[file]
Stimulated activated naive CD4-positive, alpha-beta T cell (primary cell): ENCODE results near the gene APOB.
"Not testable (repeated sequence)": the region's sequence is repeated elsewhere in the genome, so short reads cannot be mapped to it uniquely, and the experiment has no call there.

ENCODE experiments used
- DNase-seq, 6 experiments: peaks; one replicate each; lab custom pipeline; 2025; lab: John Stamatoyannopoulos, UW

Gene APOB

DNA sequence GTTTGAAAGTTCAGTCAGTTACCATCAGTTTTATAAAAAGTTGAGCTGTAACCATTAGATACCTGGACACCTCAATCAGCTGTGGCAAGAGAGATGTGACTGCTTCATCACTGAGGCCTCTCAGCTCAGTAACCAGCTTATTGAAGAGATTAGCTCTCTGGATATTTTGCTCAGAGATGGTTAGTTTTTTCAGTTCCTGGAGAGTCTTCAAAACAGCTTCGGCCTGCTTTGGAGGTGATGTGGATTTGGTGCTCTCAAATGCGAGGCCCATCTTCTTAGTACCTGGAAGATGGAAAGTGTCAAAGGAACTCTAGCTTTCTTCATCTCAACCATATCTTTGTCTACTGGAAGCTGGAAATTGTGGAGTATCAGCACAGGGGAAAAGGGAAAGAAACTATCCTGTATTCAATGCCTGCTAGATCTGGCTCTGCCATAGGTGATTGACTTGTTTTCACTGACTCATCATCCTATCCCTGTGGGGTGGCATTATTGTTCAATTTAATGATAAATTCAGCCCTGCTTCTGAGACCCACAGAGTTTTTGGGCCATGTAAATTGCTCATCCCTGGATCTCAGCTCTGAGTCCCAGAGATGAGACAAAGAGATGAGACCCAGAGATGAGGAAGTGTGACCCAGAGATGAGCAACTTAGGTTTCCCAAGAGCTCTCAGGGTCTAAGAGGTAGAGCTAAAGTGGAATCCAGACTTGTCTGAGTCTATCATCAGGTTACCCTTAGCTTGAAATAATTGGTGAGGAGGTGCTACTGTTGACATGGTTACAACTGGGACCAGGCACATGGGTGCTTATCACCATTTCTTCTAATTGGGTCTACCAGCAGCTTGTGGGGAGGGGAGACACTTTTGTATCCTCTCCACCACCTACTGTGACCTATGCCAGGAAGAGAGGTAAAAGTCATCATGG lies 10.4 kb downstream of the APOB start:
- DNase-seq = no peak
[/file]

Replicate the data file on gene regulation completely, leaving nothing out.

Stimulated activated naive CD4-positive, alpha-beta T cell (primary cell): ENCODE results near the gene APOB.
"Not testable (repeated sequence)": the region's sequence is repeated elsewhere in the genome, so short reads cannot be mapped to it uniquely, and the experiment has no call there.

ENCODE experiments used
- DNase-seq, 6 experiments: peaks; one replicate each; lab custom pipeline; 2025; lab: John Stamatoyannopoulos, UW

Gene APOB

DNA sequence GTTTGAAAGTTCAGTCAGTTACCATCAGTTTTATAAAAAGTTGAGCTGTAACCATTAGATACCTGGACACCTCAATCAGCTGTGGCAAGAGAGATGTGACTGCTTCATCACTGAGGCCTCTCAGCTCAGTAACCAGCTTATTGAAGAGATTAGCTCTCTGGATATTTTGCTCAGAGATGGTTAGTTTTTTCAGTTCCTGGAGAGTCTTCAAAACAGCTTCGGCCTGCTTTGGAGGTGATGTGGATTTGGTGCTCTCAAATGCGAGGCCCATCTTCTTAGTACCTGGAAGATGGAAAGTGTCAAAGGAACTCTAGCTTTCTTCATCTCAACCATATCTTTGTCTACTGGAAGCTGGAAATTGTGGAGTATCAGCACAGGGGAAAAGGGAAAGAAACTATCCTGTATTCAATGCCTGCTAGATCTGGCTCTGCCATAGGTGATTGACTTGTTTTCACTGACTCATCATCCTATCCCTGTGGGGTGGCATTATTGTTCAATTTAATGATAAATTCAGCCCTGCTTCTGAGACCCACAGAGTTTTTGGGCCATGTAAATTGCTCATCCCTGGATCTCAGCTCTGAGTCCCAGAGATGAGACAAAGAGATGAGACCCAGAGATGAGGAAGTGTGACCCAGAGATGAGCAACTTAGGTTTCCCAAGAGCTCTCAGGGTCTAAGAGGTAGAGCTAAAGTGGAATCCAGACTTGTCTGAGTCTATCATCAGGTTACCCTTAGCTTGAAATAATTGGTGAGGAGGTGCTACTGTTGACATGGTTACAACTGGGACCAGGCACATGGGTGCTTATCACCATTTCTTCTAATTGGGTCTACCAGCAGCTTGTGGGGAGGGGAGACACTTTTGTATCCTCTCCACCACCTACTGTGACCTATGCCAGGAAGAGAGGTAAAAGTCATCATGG lies 10.4 kb downstream of the APOB start:
- DNase-seq = no peak